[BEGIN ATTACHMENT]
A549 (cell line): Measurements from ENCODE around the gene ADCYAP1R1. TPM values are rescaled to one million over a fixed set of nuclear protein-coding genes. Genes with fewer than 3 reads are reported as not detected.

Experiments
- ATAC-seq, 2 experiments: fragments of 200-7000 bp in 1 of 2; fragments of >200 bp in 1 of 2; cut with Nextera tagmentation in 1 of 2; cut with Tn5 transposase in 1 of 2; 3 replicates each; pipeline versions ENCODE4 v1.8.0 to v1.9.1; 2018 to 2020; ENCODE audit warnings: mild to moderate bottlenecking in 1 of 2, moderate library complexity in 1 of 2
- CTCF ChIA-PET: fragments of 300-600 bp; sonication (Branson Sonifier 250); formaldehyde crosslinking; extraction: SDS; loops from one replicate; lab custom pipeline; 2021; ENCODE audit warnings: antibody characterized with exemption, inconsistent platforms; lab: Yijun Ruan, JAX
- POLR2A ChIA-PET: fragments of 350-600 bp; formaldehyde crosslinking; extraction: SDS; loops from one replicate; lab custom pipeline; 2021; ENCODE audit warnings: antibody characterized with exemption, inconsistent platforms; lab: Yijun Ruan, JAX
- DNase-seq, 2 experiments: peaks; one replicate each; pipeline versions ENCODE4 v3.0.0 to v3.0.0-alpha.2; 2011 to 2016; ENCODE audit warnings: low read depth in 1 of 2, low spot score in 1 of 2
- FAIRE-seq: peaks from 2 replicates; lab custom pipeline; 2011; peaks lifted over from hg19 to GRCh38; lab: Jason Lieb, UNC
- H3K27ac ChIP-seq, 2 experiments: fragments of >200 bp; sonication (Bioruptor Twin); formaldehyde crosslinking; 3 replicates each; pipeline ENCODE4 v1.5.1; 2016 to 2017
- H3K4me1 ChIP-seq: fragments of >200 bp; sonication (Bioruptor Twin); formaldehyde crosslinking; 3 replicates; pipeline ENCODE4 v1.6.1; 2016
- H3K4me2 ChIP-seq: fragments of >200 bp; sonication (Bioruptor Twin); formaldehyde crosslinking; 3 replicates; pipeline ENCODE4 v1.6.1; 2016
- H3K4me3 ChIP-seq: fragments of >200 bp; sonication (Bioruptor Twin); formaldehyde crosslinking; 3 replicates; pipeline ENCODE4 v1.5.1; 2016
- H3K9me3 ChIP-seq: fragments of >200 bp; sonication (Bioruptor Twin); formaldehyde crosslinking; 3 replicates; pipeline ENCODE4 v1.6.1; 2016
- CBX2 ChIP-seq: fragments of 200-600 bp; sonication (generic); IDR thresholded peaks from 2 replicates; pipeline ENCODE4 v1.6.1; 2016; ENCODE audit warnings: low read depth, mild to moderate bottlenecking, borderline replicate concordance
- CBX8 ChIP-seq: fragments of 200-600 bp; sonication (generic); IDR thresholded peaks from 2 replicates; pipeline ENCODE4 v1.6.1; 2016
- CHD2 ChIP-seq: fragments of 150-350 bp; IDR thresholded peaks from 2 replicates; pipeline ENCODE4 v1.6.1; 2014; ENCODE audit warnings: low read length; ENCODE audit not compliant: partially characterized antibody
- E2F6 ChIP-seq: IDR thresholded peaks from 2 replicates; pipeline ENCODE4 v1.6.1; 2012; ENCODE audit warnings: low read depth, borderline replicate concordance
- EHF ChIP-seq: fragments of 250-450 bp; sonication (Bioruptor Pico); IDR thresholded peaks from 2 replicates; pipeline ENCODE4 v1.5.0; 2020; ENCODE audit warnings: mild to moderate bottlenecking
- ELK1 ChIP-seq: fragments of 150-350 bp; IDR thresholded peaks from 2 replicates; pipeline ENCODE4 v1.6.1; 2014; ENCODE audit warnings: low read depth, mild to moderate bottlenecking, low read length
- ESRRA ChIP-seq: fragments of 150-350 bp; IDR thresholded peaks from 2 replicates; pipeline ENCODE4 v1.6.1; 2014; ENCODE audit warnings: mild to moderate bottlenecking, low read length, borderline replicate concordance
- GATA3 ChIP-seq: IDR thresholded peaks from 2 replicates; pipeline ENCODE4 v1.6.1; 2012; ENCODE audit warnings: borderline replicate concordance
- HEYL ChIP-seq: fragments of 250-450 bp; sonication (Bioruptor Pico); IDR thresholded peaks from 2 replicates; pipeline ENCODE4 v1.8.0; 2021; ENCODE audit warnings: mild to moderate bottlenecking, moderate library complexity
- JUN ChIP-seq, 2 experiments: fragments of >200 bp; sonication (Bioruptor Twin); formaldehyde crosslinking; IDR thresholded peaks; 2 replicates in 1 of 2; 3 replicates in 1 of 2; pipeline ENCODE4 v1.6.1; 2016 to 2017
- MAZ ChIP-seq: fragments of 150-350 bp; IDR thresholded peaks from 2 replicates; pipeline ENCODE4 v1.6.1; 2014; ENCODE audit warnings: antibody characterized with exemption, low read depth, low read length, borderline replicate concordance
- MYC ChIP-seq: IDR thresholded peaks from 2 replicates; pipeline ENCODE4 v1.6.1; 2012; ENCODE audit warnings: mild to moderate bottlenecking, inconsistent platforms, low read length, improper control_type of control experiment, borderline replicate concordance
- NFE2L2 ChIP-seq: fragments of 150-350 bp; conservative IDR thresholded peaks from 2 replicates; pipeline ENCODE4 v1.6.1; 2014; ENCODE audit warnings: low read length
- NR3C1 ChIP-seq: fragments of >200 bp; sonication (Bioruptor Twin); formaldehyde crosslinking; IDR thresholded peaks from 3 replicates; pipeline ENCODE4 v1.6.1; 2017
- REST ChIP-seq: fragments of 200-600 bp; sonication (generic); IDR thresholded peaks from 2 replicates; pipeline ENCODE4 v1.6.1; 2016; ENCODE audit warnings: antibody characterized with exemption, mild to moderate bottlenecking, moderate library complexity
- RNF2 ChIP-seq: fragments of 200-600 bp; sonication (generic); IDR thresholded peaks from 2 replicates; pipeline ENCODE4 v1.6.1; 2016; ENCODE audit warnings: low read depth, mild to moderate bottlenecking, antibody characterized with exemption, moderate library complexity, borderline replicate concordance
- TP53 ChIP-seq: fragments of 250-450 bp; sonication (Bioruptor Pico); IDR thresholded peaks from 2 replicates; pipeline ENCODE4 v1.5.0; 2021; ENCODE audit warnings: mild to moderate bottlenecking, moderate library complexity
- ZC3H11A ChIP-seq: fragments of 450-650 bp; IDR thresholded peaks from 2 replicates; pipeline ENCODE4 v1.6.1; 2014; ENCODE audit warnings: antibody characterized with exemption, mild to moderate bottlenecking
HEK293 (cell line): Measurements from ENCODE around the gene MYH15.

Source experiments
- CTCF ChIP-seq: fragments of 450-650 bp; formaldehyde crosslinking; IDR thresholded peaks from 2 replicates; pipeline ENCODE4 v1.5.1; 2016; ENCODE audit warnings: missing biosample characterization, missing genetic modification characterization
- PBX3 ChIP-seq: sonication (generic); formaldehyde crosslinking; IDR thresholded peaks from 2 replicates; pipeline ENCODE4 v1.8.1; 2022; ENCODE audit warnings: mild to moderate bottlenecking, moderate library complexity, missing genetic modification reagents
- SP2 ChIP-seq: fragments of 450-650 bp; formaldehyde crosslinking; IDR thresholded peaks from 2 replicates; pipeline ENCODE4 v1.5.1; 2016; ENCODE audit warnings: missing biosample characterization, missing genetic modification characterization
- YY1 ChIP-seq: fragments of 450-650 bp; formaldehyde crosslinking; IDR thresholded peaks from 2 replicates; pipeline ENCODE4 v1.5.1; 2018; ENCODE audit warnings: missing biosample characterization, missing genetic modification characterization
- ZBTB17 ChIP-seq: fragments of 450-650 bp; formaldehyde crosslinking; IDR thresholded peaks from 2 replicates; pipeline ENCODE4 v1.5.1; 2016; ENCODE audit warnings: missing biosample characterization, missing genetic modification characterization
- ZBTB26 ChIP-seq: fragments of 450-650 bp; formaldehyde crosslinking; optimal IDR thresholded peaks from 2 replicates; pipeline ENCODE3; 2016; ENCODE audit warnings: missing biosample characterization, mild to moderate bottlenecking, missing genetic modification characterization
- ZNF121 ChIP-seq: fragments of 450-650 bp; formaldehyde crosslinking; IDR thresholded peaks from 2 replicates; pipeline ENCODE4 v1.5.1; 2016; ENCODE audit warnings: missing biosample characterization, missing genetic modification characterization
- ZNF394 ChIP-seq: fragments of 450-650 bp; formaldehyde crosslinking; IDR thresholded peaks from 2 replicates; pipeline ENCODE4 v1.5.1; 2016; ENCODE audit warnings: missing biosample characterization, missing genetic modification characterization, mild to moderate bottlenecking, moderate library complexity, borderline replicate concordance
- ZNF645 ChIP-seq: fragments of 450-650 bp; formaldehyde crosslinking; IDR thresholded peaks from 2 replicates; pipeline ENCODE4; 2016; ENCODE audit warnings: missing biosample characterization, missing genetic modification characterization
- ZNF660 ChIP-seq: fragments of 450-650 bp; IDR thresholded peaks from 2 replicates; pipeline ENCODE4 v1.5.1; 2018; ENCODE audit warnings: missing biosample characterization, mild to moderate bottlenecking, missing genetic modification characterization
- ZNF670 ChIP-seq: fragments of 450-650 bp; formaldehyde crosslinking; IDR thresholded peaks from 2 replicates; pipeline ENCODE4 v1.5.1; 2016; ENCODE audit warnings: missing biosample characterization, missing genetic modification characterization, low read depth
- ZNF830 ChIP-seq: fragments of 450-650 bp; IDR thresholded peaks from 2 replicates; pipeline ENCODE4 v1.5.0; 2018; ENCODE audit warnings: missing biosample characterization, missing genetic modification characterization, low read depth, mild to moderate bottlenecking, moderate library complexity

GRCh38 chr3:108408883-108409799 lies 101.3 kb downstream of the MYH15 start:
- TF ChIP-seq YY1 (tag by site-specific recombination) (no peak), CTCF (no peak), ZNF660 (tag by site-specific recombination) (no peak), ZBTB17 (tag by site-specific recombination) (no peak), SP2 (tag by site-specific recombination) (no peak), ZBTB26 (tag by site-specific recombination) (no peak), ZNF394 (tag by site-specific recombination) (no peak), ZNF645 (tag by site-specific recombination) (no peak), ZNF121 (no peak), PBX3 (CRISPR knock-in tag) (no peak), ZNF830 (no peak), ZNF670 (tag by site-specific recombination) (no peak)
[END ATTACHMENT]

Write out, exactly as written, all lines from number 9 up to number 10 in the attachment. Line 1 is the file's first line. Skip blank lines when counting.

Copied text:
- H3K4me1 ChIP-seq: fragments of >200 bp; sonication (Bioruptor Twin); formaldehyde crosslinking; 3 replicates; pipeline ENCODE4 v1.6.1; 2016
- H3K4me2 ChIP-seq: fragments of >200 bp; sonication (Bioruptor Twin); formaldehyde crosslinking; 3 replicates; pipeline ENCODE4 v1.6.1; 2016